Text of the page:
Night fishing for channel catfish

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The best time to catch channel catfish is at night. During daylight hours channel cats don’t move very much. They like hidey holes or thick brush to lay in. So when you fish for them during the daylight it is best to move your bait a lot. In fact the most successful catfishermen I know fish their bait almost like you would for bass. They move the bait every couple of minutes. Usually it is just a couple of turns on the handle. The reason behind the method is you have to bring the food to the cat. Nighttime is a different story.

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  • When the sun sinks into the sea the cats begin their prowl. We call it grazing. They will cover an area the size of a football field looking for their food every night. So the cats come to you looking for food.

    Catfish get their name from their whiskers. These whiskers are actually modified taste buds. Catfish can actually move their whiskers and taste your bait by touching it. A popular myth is that cats like old, smelly, rotting, dead flesh. They will eat stinky rotten meat or fish but our experience shows that fresh fish, chicken livers, and hot dogs tend to work better. The best bait available is probably frozen mackerel, frozen anchovies, fresh beef or chicken liver, or hot dogs.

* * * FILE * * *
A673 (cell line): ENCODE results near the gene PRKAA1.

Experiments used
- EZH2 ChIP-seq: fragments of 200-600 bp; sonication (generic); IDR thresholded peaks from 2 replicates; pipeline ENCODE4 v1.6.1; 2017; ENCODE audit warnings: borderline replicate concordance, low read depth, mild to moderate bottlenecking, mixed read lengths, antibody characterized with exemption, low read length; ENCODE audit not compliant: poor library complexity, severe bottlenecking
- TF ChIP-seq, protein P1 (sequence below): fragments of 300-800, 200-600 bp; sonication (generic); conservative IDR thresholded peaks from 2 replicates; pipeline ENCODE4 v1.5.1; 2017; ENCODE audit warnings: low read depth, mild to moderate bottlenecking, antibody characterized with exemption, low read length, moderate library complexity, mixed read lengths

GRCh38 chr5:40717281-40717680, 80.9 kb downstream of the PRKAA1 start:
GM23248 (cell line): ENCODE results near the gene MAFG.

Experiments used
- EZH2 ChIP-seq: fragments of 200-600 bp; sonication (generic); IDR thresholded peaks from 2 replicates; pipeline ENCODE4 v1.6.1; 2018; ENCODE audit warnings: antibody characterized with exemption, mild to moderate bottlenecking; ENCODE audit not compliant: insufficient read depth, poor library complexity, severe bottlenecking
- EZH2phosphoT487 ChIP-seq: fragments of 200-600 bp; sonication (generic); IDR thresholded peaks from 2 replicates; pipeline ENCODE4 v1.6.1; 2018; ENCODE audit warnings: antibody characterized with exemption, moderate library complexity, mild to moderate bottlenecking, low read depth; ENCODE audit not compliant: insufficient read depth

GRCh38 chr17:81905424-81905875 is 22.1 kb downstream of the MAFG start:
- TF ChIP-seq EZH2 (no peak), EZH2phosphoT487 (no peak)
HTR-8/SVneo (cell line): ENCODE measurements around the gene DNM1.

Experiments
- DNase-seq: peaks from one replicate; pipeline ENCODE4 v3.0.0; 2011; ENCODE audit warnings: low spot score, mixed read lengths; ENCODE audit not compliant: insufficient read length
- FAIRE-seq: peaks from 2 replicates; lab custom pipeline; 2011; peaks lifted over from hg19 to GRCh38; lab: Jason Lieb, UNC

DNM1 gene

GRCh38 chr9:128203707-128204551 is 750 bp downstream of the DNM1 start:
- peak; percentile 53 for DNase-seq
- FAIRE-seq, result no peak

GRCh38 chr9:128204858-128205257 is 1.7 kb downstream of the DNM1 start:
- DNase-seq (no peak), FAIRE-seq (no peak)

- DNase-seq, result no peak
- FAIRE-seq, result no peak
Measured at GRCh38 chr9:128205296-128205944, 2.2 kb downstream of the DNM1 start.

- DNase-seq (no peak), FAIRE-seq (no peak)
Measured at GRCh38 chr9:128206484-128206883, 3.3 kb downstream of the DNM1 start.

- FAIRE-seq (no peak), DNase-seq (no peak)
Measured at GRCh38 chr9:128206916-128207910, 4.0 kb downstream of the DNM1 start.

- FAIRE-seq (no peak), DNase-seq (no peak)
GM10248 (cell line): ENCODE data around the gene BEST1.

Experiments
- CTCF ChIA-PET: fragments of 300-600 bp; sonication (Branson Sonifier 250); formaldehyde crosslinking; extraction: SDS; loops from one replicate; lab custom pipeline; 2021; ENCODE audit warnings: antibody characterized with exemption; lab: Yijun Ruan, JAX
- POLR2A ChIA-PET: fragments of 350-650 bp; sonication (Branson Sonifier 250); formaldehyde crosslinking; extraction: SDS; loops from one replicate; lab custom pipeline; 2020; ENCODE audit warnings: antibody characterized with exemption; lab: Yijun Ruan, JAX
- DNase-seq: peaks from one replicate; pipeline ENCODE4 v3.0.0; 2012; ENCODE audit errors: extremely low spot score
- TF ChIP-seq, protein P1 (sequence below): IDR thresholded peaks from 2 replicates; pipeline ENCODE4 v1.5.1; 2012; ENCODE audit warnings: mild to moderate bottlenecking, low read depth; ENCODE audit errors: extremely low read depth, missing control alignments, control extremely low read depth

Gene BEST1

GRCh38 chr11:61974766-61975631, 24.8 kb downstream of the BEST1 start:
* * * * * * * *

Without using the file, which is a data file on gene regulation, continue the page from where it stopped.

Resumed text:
We also like to use a scent. Ideally you want a scent that has both water and oil in it. This allows that scent to spread out over a larger area, making it easier for the catfish to find your bait. Any of the bass scents work, i.e. Smelly Jelly. So do saltwater scents like Pro-cure shrimp and Pautzke’s Krill (which also works for trout). One of our favorites is to use fresh mackerel fillets soaked overnight in the refrigerator in molasses. Use what you like. Any of the baits will get the cats to bite.

    Our rig consists of 6-20 lb line tied straight to a #2 bronze bait hook with no weight added. The bait provides plenty of weight to sink the rig to the bottom. The exception is hot dogs, which float. If you are using hot dogs place a 1/2 oz egg sinker on the line ahead of a split-shot 2 feet above the hook to keep the weight away from the hook. Use the same #2 bronze bait hook.

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    Hugh Marx

    Lake Jennings is an 85 acre lake in Lakeside, 26 miles east of downtown San Diego. This deep clearwater reservoir is known for producing big largemouth bass and blue catfish.

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